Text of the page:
A 13-year-old pupil of Uganda Martyrs Namilyango Junior Boys School, Ethan Charles Mufuma who became the first African to win Junior Queen’s Commonwealth Essay Competition (QCEC) since 1883 is demanding state recognition.
Nathan Mckenzie, the chief operating officer of the Royal Commonwealth Society officially announced Mufuma as the winner of this year's competition on September 28.
Mufuma's poem, Okware Our Pandemic Epic beat 13,050 other junior category entries received from children across the Commonwealth countries.
During the virtual declaration by the Commonwealth essay writing committee in London, Mckenzie noted that Mufuma's piece was unanimously chosen by the panel of judges ahead of the others because of its perfect storyline, natural taste, and exceptional facts presented in poetry under the theme 'Community in the Commonwealth.'
Now, Mufuma says President Museveni should not only stop at awarding sports gold medalists but also him because he also raised the Ugandan flag high.
"We see so many of these people; the Cheptegei, the Chemutai, Kiprotich, who have done it and have even come back with gold medals, so I also want to have that dinner with the president. I also want to be appreciated by the president or even his wife the minister of Education Hon. Janet Kataha such that they may also appreciate me for this unusual thing I have done. I have broken a record for my country, Uganda. Being the best in the junior country in Africa, and being the very first African child to win the junior category is something outstanding. So I feel I should be appreciated by the government especially the president because it will bring history in my life," said Mufuma.
Mufuma says when meets the president, he will ask him for a scholarship that will help him become a cardiologist. He wants to save the parents of children born with heart complications from the hustle of flying to India for surgeries because he believes he will be able to do what the cardiologists in India do, here in Uganda.
Sr. Immaculate Nabukalu, Mufuma’s headteacher, says it has taken 138 years for the first African to win QCEC. She says it’s worthy for this continental success to be celebrated.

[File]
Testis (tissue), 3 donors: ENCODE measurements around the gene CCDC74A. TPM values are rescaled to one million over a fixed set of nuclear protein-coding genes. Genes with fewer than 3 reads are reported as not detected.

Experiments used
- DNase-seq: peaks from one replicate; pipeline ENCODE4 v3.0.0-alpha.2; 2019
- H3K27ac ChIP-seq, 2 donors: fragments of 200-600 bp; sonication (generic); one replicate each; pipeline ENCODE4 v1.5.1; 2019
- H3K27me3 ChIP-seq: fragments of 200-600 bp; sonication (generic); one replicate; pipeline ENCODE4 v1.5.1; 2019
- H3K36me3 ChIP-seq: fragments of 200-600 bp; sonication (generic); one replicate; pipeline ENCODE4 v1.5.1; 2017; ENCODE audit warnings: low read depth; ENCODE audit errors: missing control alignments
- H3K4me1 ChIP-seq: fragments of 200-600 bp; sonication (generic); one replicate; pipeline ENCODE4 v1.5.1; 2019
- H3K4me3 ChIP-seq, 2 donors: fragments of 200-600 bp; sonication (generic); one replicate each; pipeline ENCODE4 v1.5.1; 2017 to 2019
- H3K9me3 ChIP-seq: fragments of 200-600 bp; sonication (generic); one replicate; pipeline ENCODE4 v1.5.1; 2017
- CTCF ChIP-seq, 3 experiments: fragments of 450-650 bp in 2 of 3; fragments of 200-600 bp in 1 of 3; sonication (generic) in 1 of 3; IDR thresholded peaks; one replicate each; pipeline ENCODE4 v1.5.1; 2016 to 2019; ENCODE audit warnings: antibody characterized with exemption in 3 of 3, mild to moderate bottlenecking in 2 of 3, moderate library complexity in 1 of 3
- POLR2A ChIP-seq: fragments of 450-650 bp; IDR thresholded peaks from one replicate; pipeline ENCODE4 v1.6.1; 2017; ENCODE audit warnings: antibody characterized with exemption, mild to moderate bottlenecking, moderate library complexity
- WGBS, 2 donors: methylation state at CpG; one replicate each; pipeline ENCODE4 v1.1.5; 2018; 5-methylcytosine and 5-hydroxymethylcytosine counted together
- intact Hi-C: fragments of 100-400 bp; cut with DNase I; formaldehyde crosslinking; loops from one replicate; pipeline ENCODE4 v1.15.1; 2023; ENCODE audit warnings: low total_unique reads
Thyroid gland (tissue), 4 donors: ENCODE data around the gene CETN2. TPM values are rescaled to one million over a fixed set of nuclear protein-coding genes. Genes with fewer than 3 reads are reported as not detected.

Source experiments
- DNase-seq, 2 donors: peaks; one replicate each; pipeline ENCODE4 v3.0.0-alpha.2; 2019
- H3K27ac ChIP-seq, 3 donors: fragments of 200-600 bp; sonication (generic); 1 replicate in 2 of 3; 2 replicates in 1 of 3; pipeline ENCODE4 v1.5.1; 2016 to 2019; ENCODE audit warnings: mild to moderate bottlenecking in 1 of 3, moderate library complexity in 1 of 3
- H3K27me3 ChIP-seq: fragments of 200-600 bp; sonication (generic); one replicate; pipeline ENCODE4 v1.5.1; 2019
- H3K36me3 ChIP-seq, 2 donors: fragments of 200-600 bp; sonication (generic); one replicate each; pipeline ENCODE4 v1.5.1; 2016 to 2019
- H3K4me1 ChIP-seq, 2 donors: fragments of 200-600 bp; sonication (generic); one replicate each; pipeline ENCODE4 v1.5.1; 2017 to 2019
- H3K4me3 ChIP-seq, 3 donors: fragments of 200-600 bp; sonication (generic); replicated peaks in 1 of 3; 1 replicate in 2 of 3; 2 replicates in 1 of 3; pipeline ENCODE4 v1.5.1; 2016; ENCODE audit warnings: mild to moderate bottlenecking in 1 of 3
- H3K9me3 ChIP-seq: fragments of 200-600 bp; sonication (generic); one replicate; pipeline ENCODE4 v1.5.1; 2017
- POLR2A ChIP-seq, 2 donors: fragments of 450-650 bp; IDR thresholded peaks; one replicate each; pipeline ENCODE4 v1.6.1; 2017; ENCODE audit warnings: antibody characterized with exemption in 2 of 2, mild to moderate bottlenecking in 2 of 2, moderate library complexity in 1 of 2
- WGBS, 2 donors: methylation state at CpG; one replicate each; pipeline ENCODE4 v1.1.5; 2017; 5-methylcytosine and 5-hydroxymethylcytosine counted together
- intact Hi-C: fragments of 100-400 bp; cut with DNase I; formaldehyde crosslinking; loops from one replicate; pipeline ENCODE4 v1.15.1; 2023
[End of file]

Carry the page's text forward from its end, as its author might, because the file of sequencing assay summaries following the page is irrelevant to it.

"He's the first African child to win this competition started in 1883 but since that time, no African child has ever shown or proved that he has the skills of writing. It is 138 years, and our child of Uganda has won the competition. So we want to congratulate our country Uganda because when the results were being read, they didn't say Mufuma of Namilyango Junior Boys, the message was sent to the embassy, the high commission here in Uganda to say; 'Uganda has won.' So this achievement is for this great country Uganda, this achievement is for the continent that we must celebrate," said Sr. Nabukalu.
She says schools must stop putting emphasis only on seeing pupils and students pass with distinctions, but focus on developing all the children’s skills that will help them stand out whenever they go.
Moses Kibuuka, Mufuuma’s teacher says English language teachers must also help their learners to speak, write and compete. He says learners should also be made to love the language.
"If you trace the history of language, language is supposed to be trained and written. It is only that in Uganda, we limit ourselves to passing exams, and then that is the end of the success. So, this victory is telling the rest of the world that when you're training children language, let them speak and let them write and let them compete. Because when you weigh yourself on a competiting scale is when you can tell this is where I stand. So it is not a one-day thing that you come and bump into things and the victory is upon you. No, it is something you do with children. It is building, it is not like you complete the syllabus and then you bring exams. This is an art," said Kibuuka.
Mufuma says it took him over a month developing his award-winning piece 'Okware Our Pandemic Epic'. under the topic 'Tell a story of how you or someone you know helped others during the pandemic.'
The Queen's Commonwealth Essay writing competition is the oldest essay writing competition for schools in the world. Every year, participants from all Commonwealth countries and beyond, take part in both the junior category which has participants below 14 years, and the senior category of 14-18 years. Submissions are made by 30th June and the results take about three months to be released.
The winner and runners-up in each category win a trip to London where they spend a week touring different sites before gathering for the prize-giving ceremony. In Uganda, only 48 learners participated in the 2021 edition.
Sr. Nabukalu says other recognized writers from Namilyango Junior Boys are; Michael Victor Mugerwa, Verity Muwanguzi and Emran Mulindwa who are silver award winners. Hillary Ssekiranda he won a Bronze award and Humphrey Muwanga a certificate of participation.